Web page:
Glad I could help.
Thank you for your belated response.

It entirely validates my conclusion cited above. :)
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A_Seagull
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Re: God, gods, or none of the above?

Post by A_Seagull »

Greylorn Ell wrote:
A_Seagull wrote: I draw the conclusion that IC does not answer my questions because s/he is unable to do so.

And I also infer that neither can you.

So dream on :)
Consider the alternative explanation, that neither of us finds your trivial, irrelevant rants worth a reply. There is another alternative-- that trying to exchange philosophical concepts with you would be about as productive as trying to teach differential calculus to a hamster. (That's exclusively my opinion. I.C. is too kind a person to make such a comment.)

Greylorn
What you suggest may well be an alternative explanation, but it does not influence my original conclusion by one iota.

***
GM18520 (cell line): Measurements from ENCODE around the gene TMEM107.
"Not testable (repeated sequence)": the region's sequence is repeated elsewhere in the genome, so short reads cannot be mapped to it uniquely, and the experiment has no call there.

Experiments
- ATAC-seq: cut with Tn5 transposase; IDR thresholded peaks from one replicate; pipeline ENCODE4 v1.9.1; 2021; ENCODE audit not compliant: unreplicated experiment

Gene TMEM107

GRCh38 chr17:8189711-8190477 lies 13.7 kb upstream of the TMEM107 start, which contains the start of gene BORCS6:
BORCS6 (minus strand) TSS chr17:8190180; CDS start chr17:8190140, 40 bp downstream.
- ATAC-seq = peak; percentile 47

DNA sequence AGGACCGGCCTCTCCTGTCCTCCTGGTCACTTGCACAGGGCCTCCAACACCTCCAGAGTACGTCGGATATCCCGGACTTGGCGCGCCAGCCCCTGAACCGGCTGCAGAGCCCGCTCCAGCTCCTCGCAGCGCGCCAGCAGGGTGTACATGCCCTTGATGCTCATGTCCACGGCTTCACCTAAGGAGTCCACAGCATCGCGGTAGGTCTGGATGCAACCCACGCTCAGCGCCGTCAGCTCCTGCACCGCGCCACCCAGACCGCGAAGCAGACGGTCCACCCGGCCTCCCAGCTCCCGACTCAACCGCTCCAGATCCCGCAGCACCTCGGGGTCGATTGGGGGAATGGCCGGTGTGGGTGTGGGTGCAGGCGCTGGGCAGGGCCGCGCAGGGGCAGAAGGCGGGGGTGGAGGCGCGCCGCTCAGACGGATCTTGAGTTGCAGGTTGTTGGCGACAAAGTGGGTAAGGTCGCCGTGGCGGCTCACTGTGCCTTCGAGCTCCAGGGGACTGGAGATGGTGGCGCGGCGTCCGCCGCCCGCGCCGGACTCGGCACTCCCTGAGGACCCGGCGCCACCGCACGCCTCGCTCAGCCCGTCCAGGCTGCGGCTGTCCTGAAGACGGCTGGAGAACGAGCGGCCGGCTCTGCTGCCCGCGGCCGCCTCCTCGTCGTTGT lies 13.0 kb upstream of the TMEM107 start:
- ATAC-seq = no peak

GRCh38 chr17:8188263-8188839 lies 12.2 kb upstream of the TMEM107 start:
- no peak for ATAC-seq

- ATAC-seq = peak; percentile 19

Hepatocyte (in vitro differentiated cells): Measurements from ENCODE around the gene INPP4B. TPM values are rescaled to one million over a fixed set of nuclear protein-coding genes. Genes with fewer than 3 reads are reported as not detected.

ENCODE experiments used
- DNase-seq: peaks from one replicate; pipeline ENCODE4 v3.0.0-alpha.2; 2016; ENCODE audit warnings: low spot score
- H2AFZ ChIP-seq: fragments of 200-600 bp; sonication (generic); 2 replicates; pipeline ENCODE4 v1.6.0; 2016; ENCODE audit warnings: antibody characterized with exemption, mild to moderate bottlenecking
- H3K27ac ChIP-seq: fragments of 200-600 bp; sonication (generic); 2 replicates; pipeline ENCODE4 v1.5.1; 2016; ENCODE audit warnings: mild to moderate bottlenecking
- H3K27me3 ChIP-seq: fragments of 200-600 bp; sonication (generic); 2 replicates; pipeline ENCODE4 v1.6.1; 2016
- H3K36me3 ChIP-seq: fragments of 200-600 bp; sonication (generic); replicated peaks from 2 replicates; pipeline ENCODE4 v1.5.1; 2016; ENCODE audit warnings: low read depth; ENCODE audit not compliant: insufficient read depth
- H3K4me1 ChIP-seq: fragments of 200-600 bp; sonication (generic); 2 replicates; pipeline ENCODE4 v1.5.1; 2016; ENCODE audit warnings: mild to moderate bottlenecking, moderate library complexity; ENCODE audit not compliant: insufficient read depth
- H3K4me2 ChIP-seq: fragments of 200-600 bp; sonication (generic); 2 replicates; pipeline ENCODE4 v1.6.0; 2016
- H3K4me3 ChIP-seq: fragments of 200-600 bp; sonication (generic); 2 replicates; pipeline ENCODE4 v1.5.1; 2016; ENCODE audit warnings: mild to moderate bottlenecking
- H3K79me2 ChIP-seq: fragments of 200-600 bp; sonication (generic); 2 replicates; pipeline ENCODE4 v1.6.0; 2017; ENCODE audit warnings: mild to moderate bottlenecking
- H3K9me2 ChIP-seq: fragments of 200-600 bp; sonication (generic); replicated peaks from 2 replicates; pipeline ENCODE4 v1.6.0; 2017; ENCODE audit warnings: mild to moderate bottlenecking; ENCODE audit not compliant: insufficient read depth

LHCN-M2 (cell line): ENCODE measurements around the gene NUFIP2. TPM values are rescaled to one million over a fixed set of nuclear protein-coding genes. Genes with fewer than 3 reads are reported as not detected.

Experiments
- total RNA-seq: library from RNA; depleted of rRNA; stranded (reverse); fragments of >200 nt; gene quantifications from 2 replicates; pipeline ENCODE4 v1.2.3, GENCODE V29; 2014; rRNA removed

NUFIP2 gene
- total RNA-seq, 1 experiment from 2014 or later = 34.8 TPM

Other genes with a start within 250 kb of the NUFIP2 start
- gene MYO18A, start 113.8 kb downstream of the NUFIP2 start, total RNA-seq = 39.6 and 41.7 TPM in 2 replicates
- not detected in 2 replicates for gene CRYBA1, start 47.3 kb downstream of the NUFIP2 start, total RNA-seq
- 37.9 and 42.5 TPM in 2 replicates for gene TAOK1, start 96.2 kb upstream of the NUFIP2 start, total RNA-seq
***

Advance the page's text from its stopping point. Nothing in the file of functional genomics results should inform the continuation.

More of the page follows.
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Immanuel Can
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Re: God, gods, or none of the above?

Post by Immanuel Can »

it does not influence my original conclusion by one iota.
Somehow this news fails to concern me. :D
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A_Seagull
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Re: God, gods, or none of the above?

Post by A_Seagull »

Immanuel Can wrote:
it does not influence my original conclusion by one iota.
Somehow this news fails to concern me. :D
Ditto! :)
Greylorn Ell
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Re: God, gods, or none of the above?